Posted by Elyse Rast
On Tuesday, April 29, the day after Yom Hashoah (Holocaust Remembrance Day), more than 100 people, 80 of whom were Holocaust survivors, attended a special luncheon hosted by JF&CS Schechter Holocaust Services (SHS) and supported by CJP and Generations After at Kehillath Israel Synagogue in Brookline. Rabbi Hamilton began the program and was later joined by two active duty Israeli Defense Force soldiers who poignantly spoke about their grandparents who survived the Holocaust and imbued them with life-affirming messages of hope, strength, and love.
I was honored to have the opportunity to speak on behalf of the SHS staff and share my feelings of victory: victory that the Jewish people survived under great odds and victory that they chose to live with compassion and empathy. Many survivors raised respectful, successful children who are now themselves raising children who are proud of their grandparents' histories. One great-grandchild in the room, Hannah Hiam, currently an intern for SHS and a student at Gann Academy, does not take things for granted as a result of what her relatives faced. "I seek ways to challenge myself and give back in part to honor my grandmother and great-grandmother's perseverance."
This is a group who survived the worst humanity had to offer and never gave up. As they age, they continue fighting and their offspring reap the rewards of having such tenacious parents and grandparents. Being with survivors and three subsequent generations was a beautiful and life-affirming experience.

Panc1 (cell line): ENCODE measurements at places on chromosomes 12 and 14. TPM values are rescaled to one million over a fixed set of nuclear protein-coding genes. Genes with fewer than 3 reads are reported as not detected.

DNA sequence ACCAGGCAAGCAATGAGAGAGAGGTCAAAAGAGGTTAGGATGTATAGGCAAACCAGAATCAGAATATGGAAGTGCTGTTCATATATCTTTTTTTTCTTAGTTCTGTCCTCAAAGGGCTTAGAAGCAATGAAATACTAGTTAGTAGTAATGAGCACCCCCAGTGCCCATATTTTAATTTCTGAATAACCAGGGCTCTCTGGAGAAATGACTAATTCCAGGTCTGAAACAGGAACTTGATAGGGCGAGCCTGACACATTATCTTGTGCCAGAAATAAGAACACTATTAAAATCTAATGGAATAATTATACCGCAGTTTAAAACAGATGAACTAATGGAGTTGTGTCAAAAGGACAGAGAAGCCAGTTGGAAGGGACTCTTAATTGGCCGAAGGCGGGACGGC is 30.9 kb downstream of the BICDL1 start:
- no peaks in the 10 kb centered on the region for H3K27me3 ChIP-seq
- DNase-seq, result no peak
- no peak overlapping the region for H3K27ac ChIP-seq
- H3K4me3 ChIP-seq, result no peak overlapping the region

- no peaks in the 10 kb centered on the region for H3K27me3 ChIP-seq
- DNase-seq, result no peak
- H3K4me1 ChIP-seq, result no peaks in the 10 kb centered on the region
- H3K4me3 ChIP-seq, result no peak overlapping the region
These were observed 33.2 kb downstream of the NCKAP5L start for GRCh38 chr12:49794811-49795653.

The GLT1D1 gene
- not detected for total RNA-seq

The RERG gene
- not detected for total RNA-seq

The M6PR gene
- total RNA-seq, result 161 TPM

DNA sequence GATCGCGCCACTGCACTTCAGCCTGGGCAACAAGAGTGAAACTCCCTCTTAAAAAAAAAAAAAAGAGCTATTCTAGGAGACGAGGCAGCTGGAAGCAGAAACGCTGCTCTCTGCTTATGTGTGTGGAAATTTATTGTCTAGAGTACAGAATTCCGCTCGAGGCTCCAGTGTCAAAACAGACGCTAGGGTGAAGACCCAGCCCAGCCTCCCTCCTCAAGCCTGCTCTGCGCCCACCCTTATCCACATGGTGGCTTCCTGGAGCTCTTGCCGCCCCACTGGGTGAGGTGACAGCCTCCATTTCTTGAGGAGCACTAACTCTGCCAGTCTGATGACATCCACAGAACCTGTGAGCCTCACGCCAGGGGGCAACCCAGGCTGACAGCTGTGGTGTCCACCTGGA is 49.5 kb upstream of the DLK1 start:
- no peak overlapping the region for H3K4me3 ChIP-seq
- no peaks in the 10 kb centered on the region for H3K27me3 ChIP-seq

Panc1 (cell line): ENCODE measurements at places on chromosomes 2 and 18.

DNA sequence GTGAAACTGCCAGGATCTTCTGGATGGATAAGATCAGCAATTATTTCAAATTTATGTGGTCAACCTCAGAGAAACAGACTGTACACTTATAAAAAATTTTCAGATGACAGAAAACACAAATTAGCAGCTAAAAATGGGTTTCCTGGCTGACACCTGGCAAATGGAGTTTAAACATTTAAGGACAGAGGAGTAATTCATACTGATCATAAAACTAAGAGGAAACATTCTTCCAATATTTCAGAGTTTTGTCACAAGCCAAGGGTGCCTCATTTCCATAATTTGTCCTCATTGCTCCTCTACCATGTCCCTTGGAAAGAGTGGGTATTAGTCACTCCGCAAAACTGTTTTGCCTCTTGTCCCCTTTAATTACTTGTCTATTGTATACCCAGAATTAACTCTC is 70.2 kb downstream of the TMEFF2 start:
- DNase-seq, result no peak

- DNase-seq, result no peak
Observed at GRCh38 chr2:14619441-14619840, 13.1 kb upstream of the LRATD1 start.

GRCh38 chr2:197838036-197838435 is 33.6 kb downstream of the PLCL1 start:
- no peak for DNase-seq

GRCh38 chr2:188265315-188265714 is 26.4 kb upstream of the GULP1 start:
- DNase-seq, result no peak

One attendee, Janet Markman, who survived ghettos, camps, and the death march, proudly invited me to her grandson's Bar Mitzvah since "we're family now." Another attendee, Tania Lefman, who survived years of living in the forest, told me how happy she was to see so many survivors attend such a "wonderful event" and that it was "nice to celebrate while remembering our fallen brothers, the six million."
One of the highlights for me was Kehillath Israel's preschool children who very bravely lined up in front of the sizable crowd and sang their favorite Jewish songs. There were few dry eyes in the room, and the thunderous applause could certainly be heard down the street!
Tuesday's event was just one more life-affirming moment.
Elyse Rast is the Manager of Outreach and Education for Schechter Holocaust Services. For the past 20 years Elyse has taught children ranging in ages from 3-18 and specializes in Holocaust education. Currently, Elyse runs Jewish teenage empowerment classes at Prozdor Hebrew High School and is working on her PhD in Education at Lesley University. Elyse has two kids and two cats and lives in Westwood.